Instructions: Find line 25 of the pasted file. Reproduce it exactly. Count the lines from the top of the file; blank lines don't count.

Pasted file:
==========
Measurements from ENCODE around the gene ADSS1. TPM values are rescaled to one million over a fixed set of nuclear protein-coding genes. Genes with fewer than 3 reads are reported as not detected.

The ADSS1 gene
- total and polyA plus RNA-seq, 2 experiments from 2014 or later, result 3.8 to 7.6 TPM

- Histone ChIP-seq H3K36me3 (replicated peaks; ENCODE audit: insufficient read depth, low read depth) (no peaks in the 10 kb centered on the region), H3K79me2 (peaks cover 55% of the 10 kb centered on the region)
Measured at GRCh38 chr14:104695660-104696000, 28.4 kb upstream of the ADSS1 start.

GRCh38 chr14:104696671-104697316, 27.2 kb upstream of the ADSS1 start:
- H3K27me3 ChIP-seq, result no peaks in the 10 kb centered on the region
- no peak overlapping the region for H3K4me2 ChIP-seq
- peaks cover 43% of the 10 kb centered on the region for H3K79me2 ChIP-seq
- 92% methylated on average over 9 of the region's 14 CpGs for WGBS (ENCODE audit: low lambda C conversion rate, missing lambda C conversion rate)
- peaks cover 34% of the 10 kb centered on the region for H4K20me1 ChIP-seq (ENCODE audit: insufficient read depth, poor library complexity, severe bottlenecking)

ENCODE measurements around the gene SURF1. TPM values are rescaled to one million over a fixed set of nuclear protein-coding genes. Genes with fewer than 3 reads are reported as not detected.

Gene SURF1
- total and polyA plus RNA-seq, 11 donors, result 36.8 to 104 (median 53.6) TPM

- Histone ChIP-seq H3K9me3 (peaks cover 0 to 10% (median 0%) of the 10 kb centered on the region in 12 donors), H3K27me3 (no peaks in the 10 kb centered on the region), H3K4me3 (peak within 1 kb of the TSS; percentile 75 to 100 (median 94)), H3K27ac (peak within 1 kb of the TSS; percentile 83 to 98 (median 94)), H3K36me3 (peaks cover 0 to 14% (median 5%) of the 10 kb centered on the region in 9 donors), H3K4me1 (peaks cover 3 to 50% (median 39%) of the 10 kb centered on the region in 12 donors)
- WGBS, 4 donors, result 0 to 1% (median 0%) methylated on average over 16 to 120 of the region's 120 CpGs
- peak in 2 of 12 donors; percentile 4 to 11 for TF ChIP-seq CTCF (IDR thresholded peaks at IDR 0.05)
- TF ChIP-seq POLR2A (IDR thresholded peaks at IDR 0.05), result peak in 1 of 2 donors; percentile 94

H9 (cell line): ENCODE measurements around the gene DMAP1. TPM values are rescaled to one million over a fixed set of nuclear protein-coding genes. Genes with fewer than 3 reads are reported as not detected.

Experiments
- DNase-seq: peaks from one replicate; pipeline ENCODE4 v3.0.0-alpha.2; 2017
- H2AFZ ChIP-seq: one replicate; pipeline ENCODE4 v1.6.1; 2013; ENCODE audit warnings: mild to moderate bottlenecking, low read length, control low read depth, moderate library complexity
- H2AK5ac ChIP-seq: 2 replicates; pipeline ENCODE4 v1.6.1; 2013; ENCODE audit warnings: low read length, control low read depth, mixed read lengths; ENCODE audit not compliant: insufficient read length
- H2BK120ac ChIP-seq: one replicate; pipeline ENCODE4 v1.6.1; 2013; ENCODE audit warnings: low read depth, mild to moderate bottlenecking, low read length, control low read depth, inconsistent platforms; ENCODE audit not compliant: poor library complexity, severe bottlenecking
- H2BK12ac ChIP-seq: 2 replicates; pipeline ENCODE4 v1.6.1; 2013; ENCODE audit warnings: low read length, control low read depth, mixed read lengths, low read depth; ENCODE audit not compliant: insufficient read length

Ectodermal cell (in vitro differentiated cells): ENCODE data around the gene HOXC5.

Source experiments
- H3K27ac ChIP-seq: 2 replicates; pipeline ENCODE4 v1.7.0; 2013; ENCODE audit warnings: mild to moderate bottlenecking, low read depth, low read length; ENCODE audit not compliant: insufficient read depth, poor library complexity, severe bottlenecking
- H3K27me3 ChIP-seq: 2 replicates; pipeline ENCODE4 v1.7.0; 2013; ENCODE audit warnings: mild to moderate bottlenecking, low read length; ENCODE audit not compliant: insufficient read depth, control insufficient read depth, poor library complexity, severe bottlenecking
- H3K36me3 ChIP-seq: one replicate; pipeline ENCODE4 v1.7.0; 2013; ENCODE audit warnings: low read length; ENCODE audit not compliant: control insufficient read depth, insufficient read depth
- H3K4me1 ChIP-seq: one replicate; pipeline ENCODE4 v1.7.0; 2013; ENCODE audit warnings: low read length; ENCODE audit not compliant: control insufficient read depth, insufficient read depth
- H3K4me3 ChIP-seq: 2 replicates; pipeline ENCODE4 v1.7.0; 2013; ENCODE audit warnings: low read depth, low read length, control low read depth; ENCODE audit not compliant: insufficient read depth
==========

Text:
- H2BK12ac ChIP-seq: 2 replicates; pipeline ENCODE4 v1.6.1; 2013; ENCODE audit warnings: low read length, control low read depth, mixed read lengths, low read depth; ENCODE audit not compliant: insufficient read length